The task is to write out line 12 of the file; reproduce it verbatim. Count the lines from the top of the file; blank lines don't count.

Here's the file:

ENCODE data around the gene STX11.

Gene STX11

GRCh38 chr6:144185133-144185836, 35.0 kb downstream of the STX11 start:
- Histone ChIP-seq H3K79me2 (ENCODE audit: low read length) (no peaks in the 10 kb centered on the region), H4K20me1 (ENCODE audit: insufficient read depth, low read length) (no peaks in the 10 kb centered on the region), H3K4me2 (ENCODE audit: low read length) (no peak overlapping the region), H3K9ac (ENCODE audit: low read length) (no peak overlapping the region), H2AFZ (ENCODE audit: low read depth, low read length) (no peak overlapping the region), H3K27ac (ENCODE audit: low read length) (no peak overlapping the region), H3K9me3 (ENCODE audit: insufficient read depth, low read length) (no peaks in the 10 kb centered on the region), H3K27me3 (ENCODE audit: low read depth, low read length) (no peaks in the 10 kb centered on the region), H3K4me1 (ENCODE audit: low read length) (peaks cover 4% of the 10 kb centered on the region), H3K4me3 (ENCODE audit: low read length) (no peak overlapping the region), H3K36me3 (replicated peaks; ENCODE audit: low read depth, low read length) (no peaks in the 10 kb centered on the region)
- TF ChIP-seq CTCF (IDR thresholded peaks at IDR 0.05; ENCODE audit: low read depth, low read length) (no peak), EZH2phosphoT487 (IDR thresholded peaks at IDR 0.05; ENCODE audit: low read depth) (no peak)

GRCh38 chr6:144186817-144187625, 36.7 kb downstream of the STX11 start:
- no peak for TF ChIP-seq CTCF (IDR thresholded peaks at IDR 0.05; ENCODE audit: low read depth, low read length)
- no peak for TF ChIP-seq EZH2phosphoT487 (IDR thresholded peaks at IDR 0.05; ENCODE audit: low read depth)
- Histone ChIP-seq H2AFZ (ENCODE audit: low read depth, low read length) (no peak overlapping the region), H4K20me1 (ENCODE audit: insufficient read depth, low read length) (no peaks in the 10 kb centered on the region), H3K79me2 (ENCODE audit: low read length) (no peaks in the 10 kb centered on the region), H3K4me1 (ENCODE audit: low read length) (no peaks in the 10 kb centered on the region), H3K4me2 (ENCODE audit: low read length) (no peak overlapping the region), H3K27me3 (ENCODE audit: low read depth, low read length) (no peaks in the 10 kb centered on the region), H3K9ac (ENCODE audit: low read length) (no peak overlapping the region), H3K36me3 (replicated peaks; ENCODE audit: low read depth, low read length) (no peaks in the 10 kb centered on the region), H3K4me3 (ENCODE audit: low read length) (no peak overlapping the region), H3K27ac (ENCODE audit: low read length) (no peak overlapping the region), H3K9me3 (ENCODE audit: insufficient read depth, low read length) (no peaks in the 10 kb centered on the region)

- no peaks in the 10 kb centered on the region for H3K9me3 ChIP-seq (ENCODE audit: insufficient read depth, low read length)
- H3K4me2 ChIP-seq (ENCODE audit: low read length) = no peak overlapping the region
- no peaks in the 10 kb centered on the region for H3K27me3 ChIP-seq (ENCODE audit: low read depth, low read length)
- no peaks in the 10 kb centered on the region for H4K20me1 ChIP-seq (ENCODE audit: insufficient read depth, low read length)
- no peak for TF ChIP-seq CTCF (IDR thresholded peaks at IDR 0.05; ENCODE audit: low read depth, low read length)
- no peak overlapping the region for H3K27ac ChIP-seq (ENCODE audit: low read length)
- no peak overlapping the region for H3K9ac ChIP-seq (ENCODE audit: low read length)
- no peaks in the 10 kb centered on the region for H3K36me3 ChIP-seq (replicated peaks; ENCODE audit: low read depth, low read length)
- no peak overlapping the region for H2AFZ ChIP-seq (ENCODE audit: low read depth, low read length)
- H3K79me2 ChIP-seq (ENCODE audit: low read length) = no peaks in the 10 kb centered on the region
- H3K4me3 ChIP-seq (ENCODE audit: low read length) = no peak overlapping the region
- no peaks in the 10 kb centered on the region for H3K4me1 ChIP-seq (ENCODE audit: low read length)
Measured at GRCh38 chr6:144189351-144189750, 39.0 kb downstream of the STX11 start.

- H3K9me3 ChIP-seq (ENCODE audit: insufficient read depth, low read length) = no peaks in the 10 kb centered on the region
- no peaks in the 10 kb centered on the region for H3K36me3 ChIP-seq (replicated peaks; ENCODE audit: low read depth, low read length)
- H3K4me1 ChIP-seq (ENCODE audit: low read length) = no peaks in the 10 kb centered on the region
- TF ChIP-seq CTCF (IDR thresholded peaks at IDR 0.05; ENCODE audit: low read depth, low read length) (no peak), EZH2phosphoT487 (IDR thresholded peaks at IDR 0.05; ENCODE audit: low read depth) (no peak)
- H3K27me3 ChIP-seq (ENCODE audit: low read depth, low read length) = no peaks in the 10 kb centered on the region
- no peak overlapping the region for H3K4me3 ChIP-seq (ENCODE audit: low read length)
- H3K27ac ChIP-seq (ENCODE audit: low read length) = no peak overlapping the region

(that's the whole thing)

- no peaks in the 10 kb centered on the region for H3K27me3 ChIP-seq (ENCODE audit: low read depth, low read length)